Deceased had been in common law relationship with wife for 18 years when he died. Deceased and wife resided in home that was in name of company, whose shares were in deceased’s name. Deceased had two children from prior union, son and daughter. Deceased’s will named wife executrix and trustee of estate. Will provided that residue of estate would be transferred in equal shares to wife, son and daughter. Wife filed application for certificate of appointment of estate trustee, which son objected to. Son raised issue of validity of will. Sister brought motion for directions. Court appointed B estate trustee during litigation. B tried to sell home but wife resisted his efforts, claiming she was owner of property. B sought advice and directions from court. Wife initiated lawsuits. Son brought motion to remove B as estate trustee and to have sister appointed estate trustee. Parties entered into minutes of settlement. Son brought motion for order nullifying settlement agreement. Motion dismissed. Minutes of settlement were binding contract between those who executed agreement. There was no issue of son’s capacity or intention to enter into minutes of settlement. Mediation and resulting settlement addressed all outstanding issues. Language of minutes of settlement was not vague, contradictory or unclear. There was no basis in law to nullify minutes of settlement.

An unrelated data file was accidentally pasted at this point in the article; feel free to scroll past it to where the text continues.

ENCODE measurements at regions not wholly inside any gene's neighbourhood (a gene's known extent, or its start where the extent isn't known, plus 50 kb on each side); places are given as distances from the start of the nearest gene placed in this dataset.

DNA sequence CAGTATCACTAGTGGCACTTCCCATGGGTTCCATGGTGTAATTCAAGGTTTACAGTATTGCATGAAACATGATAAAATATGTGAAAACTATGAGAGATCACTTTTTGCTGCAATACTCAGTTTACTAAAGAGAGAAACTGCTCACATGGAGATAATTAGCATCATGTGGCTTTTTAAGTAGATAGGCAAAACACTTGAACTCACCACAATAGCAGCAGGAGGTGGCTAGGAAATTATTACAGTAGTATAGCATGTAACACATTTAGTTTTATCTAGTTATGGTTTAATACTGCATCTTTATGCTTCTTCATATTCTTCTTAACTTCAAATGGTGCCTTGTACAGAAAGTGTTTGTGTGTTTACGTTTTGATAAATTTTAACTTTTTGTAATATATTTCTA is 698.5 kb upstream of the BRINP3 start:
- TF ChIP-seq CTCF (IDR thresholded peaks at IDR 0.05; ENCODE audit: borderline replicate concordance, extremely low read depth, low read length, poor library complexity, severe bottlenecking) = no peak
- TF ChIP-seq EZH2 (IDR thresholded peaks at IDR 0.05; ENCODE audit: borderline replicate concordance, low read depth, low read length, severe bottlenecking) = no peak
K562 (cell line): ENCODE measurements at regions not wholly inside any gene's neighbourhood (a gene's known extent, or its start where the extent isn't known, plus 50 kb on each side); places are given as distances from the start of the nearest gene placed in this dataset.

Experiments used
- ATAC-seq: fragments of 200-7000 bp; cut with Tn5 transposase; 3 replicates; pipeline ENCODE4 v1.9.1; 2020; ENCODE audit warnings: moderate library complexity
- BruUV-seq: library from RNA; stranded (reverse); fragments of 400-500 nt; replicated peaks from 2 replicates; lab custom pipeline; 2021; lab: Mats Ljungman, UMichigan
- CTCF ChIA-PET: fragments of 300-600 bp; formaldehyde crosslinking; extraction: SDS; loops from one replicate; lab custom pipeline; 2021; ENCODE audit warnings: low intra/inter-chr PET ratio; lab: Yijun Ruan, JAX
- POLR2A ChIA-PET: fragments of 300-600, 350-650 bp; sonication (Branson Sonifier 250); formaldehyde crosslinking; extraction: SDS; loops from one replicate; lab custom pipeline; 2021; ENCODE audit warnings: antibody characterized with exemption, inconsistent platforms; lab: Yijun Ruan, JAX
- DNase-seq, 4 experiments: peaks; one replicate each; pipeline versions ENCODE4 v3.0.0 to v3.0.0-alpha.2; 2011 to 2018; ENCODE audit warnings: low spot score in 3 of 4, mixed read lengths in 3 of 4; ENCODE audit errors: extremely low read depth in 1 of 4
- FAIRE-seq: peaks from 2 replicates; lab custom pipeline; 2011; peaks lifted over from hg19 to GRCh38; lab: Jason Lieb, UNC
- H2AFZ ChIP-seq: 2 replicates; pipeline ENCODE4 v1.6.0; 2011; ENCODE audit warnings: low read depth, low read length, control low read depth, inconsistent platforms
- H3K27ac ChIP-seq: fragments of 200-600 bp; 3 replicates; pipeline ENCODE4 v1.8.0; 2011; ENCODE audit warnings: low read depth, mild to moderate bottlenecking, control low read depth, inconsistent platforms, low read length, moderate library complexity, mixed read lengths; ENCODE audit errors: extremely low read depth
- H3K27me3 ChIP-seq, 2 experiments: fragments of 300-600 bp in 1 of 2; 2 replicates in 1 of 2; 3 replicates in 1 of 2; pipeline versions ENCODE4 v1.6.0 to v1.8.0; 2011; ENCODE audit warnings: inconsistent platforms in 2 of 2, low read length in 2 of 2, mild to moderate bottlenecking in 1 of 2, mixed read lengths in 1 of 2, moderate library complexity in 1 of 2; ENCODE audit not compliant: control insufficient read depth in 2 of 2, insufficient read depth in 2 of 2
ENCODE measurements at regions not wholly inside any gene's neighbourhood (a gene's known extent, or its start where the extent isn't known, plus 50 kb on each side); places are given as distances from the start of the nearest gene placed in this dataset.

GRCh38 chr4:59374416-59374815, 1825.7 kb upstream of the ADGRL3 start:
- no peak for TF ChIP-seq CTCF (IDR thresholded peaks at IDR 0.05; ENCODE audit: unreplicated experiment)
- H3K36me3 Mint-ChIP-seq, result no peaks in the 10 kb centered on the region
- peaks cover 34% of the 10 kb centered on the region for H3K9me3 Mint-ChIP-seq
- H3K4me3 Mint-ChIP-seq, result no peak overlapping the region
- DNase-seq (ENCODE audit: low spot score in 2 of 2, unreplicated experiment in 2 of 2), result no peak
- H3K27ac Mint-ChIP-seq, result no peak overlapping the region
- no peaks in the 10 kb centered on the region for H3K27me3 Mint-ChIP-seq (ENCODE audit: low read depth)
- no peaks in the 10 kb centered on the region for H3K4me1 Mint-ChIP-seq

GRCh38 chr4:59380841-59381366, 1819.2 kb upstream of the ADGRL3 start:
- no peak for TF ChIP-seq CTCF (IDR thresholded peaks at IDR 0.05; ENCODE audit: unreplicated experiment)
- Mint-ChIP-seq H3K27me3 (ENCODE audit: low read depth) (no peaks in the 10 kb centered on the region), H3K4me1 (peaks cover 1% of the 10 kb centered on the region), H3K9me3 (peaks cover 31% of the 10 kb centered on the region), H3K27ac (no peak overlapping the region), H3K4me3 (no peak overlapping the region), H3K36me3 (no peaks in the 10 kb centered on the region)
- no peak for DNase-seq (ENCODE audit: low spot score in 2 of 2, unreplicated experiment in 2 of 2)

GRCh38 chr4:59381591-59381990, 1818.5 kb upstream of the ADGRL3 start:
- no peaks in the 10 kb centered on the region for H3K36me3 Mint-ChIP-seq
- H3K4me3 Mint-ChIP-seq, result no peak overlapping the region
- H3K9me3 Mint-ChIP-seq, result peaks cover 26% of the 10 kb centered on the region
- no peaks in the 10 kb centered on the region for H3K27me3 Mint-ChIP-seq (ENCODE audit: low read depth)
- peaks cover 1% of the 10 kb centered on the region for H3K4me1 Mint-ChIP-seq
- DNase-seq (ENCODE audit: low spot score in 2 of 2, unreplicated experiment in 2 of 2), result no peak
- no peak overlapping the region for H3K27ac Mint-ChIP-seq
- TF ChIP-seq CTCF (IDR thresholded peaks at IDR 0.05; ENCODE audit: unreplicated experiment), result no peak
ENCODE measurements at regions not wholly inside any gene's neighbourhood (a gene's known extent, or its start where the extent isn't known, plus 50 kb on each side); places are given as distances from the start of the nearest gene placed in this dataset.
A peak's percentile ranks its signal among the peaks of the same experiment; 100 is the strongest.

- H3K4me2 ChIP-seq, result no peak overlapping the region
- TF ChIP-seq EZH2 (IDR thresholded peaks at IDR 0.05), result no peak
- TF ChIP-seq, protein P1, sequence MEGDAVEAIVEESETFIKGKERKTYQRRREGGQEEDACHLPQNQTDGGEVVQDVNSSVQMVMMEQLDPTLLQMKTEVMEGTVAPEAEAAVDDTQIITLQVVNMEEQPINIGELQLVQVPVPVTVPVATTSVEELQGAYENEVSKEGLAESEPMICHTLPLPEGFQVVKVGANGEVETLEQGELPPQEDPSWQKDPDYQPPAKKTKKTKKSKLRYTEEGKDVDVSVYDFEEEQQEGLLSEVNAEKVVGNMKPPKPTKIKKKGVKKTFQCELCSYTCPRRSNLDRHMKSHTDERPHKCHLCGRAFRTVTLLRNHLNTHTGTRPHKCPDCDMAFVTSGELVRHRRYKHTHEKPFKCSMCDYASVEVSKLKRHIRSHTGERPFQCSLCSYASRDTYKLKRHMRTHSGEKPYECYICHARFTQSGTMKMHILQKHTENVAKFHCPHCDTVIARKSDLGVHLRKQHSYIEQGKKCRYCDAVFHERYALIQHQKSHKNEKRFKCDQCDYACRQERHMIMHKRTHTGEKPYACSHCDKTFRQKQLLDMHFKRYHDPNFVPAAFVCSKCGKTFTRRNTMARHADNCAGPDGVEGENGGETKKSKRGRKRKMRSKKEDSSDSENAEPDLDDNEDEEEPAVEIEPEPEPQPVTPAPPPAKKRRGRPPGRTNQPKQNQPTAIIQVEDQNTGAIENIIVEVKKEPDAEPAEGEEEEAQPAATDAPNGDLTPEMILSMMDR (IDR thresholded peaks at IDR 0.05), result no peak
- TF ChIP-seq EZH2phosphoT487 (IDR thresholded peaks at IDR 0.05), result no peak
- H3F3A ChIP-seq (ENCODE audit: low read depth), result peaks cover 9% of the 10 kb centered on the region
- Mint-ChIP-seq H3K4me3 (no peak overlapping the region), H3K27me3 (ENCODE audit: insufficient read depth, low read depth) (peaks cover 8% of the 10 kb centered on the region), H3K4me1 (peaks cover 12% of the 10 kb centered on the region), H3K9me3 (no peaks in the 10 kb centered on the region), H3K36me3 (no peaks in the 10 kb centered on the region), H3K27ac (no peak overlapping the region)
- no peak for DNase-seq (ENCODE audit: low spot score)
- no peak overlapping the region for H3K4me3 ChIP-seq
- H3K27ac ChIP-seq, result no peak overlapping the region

Bryant v. Bryant Estate (Jan. 9, 2015, Ont. S.C.J., Louise L. Gauthier J., File No. 2013-6967) 248 A.C.W.S. (3d) 804.